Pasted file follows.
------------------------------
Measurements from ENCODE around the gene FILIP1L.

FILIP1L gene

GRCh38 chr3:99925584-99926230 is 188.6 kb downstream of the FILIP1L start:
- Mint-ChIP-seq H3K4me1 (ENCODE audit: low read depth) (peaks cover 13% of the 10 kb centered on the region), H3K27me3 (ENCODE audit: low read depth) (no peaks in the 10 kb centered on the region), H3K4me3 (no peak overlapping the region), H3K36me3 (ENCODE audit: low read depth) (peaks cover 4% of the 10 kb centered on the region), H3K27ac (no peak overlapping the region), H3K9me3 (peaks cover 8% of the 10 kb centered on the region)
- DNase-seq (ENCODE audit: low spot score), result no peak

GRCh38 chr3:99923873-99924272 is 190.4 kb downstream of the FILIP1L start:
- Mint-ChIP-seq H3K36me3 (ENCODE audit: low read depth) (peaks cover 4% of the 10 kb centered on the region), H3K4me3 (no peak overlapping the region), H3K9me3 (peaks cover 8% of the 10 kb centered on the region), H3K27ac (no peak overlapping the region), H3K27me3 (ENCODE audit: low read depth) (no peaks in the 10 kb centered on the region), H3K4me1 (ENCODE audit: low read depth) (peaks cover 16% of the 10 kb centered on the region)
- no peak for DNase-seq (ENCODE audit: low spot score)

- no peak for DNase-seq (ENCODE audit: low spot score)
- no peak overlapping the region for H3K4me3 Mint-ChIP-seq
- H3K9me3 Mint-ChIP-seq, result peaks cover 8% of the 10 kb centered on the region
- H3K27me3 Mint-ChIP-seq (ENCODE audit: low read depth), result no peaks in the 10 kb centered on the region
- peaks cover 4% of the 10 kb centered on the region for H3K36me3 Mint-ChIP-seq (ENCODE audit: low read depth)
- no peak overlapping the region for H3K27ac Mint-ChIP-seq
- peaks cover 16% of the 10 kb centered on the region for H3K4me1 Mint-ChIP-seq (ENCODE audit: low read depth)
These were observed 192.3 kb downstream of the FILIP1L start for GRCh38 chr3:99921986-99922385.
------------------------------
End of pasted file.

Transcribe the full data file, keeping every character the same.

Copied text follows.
Measurements from ENCODE around the gene FILIP1L.

FILIP1L gene

GRCh38 chr3:99925584-99926230 is 188.6 kb downstream of the FILIP1L start:
- Mint-ChIP-seq H3K4me1 (ENCODE audit: low read depth) (peaks cover 13% of the 10 kb centered on the region), H3K27me3 (ENCODE audit: low read depth) (no peaks in the 10 kb centered on the region), H3K4me3 (no peak overlapping the region), H3K36me3 (ENCODE audit: low read depth) (peaks cover 4% of the 10 kb centered on the region), H3K27ac (no peak overlapping the region), H3K9me3 (peaks cover 8% of the 10 kb centered on the region)
- DNase-seq (ENCODE audit: low spot score), result no peak

GRCh38 chr3:99923873-99924272 is 190.4 kb downstream of the FILIP1L start:
- Mint-ChIP-seq H3K36me3 (ENCODE audit: low read depth) (peaks cover 4% of the 10 kb centered on the region), H3K4me3 (no peak overlapping the region), H3K9me3 (peaks cover 8% of the 10 kb centered on the region), H3K27ac (no peak overlapping the region), H3K27me3 (ENCODE audit: low read depth) (no peaks in the 10 kb centered on the region), H3K4me1 (ENCODE audit: low read depth) (peaks cover 16% of the 10 kb centered on the region)
- no peak for DNase-seq (ENCODE audit: low spot score)

- no peak for DNase-seq (ENCODE audit: low spot score)
- no peak overlapping the region for H3K4me3 Mint-ChIP-seq
- H3K9me3 Mint-ChIP-seq, result peaks cover 8% of the 10 kb centered on the region
- H3K27me3 Mint-ChIP-seq (ENCODE audit: low read depth), result no peaks in the 10 kb centered on the region
- peaks cover 4% of the 10 kb centered on the region for H3K36me3 Mint-ChIP-seq (ENCODE audit: low read depth)
- no peak overlapping the region for H3K27ac Mint-ChIP-seq
- peaks cover 16% of the 10 kb centered on the region for H3K4me1 Mint-ChIP-seq (ENCODE audit: low read depth)
These were observed 192.3 kb downstream of the FILIP1L start for GRCh38 chr3:99921986-99922385.